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Makers Guide | How Color 3D Printer works

Multicolor printing is a remarkable 3D printing technique, as it enables you to make your 3D file absolutely come to life with completely color. Today we will take a much more detailed check out this technology as well as see how the 3D printer takes care of "repainting" the model during the printing process.
Our multicolor material is perfect for visual designs that require greater than simply one color. Commonly, these are models you place on your desk or on a rack such as building models, figurines, artists and also awards. Numerous individuals have asked us if these models were hand-painted after the printing process, and also were stunned to hear that the 3D printer itself did every one of the colorings. That's why we want to drop some light on the 3D printing process of this remarkable product.
The technology behind our Multicolor product is known as ColorJet 3D printing. This technique builds up the design from a granular powder that is glued together-- layer by layer, bottom to top. The technology was first established at the Massachusetts Institute of Innovation (MIT) in 1993 and was known as ZPrinting. In 1995, Z Corporation got an exclusive license for the technology. Materialize has actually been considering this innovation that 2007.
The Base Material
Different from most house printers, ColorJet printers do not use filament. In fact, the 3D-printed parts are constructed from an extremely fine, granular sandstone powder. It is important to note that the powder utilized by 3D printers can not be just any sort of powder. Considering that it will be used for ultra-thin printing layers, the powder needs to be completely shaped to level. For rocks and marbles: you might easily put rocks on top of each other to build a pyramid. Nevertheless, developing a pyramid with marbles would be way more difficult, as the completely shaped spheres would fail to stay in place and your pyramid wouldn't stand a chance. Comparable to the marbles, the sandstone powder requires to have the ideal shape because each and every printing layer requires to have exactly the very same height-- even if we're discussing microns here.
The Printing Process
To develop your 3D print, the printer glues the powder together. So here's how it works: a super-thin layer of sandstone powder is spread out by a roller. And after that, the magic takes place: a print head places tiny drops of glue on the locations of the layer that become part of your design. The 3D printer will continue to expand one layer of powder after another, and the print head will systematically glue the correct areas of each layer together. However, where is the color?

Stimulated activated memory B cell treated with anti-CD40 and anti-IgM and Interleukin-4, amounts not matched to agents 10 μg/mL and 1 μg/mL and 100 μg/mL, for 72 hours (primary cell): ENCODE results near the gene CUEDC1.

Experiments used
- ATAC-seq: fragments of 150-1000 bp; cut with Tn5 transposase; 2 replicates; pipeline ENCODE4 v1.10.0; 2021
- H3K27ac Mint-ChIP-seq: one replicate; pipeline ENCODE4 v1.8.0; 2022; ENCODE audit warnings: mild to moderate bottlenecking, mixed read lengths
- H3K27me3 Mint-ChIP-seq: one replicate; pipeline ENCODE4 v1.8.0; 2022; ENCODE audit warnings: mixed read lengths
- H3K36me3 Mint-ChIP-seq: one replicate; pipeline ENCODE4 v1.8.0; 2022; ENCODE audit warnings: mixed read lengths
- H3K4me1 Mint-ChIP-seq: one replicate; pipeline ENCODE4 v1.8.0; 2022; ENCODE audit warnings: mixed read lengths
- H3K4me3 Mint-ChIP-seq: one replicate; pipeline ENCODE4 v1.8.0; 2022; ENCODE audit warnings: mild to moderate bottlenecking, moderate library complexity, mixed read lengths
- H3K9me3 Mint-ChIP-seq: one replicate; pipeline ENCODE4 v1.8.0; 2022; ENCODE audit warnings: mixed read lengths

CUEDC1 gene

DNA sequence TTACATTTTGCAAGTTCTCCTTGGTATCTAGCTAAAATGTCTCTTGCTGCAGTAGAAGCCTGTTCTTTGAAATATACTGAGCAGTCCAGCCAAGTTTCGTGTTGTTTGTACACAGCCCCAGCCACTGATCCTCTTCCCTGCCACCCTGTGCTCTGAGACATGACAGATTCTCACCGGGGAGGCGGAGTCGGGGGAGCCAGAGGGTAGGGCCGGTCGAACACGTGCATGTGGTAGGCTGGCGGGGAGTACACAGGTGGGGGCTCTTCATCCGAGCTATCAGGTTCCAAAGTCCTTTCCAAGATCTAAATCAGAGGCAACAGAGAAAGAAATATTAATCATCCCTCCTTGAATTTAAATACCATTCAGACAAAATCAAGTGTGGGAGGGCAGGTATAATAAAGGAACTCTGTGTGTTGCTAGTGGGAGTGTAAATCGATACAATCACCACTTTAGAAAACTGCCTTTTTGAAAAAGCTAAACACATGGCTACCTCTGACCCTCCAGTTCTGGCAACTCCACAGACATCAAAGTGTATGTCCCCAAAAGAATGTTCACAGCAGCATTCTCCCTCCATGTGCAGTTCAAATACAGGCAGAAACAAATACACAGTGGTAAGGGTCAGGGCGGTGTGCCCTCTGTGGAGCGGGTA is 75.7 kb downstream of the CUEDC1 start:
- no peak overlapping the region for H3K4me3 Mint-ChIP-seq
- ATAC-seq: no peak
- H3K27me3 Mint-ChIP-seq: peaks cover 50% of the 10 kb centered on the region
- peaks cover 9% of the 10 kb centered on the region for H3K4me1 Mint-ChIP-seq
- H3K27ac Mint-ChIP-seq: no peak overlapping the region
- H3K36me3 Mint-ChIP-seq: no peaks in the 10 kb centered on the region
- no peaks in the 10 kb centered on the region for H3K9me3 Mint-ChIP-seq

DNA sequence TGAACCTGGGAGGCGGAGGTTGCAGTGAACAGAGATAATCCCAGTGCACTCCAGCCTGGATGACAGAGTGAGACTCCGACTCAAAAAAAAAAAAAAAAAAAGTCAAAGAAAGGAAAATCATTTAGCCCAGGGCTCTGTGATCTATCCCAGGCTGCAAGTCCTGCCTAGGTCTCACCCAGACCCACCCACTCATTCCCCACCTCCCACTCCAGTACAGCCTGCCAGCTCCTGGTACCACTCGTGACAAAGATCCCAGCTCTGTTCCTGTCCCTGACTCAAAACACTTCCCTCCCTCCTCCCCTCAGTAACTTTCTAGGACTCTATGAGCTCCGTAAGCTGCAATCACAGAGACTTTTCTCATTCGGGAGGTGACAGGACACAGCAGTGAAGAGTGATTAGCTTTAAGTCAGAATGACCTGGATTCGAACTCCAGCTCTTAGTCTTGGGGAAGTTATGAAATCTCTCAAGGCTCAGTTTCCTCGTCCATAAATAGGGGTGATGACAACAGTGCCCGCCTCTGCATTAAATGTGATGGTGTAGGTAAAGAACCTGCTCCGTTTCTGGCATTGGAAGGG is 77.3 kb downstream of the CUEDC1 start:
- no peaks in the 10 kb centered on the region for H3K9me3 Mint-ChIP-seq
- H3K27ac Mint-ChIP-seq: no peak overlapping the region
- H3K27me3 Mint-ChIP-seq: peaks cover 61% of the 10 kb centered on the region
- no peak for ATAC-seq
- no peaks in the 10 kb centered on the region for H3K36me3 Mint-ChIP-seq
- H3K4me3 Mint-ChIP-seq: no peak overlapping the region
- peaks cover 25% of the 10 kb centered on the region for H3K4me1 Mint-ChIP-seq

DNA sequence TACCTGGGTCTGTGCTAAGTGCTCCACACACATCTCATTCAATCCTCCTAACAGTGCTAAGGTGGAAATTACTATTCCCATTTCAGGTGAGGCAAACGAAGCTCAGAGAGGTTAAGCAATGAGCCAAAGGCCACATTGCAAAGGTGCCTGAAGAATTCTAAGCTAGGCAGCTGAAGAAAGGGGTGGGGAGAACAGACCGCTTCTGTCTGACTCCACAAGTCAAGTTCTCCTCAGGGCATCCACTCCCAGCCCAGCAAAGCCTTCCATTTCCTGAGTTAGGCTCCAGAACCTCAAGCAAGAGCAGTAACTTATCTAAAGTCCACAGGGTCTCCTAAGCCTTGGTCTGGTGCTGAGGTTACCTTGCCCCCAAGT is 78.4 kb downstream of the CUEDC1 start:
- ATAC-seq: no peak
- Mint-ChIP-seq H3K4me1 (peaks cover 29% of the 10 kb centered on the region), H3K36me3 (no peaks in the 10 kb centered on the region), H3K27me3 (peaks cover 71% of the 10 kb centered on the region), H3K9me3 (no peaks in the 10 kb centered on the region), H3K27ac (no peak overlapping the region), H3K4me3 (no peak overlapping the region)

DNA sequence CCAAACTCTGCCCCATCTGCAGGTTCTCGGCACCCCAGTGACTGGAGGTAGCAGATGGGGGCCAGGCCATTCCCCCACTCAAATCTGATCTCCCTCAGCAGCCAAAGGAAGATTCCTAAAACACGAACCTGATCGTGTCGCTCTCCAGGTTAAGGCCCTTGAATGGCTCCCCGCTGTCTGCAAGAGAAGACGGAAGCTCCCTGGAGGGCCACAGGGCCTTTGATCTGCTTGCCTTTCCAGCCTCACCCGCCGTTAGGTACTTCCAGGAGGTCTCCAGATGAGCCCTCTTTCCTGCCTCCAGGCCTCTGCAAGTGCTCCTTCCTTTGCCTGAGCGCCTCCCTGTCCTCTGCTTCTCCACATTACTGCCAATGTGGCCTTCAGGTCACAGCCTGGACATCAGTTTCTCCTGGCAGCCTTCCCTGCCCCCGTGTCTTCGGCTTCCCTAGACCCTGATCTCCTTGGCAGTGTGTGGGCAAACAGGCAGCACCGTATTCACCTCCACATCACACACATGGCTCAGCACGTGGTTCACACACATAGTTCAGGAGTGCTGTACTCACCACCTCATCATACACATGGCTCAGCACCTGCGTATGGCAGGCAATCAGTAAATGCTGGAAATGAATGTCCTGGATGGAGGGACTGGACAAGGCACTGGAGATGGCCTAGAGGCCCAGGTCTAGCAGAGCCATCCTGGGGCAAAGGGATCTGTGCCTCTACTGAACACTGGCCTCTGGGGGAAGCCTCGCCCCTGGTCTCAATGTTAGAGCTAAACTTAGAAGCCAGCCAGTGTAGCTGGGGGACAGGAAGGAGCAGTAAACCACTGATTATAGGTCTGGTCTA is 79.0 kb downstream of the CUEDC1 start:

The Coloring Process
The coloring of your model is done by combining four various pre-colored types of glue to match the colors that have actually been asked for. These glues will only be placed on the surfaces of the model, however, the interior parts will be glued together with clear glue.
The colored glue can naturally print in more than 4 colors. They can be combined and printed in up to 16.7 million various colors to be accurate. Similar to a routine 2D printer, the four base colors are Cyan, Magenta, Yellow, and Key (Black), or CMYK for short.
CMYK works basically like a package of paints you used back in school. If you don't have the color of paint you're looking for, you need to mix 2 existing colors together. Adding colors together normally suggests that the brand-new color will be slightly darker (when you blend yellow and black, it follows that the resulting color simply can not be brighter than yellow). That's why this system is called a 'subtractive color model'.
After the Printing
One the printing is done, your model still isn't prepared to be shipped immediately. Initially, we require to remove the glued design from the box of un-glued powder and clean it carefully. Since it is still rather fragile it needs to be put in a bath of superglue to gain some strength. Next, it will be sprayed with a UV finishing to prevent de-coloration by sunlight. That's what we call our 'matte' surface.
You can go for a 'gloss' surface which is accomplished by using a thicker UV coating. This choice will offer your model a shinier surface area. In general, a gloss surface creates an item with more vibrant colors, but the colors of a matte object will not be as glossy.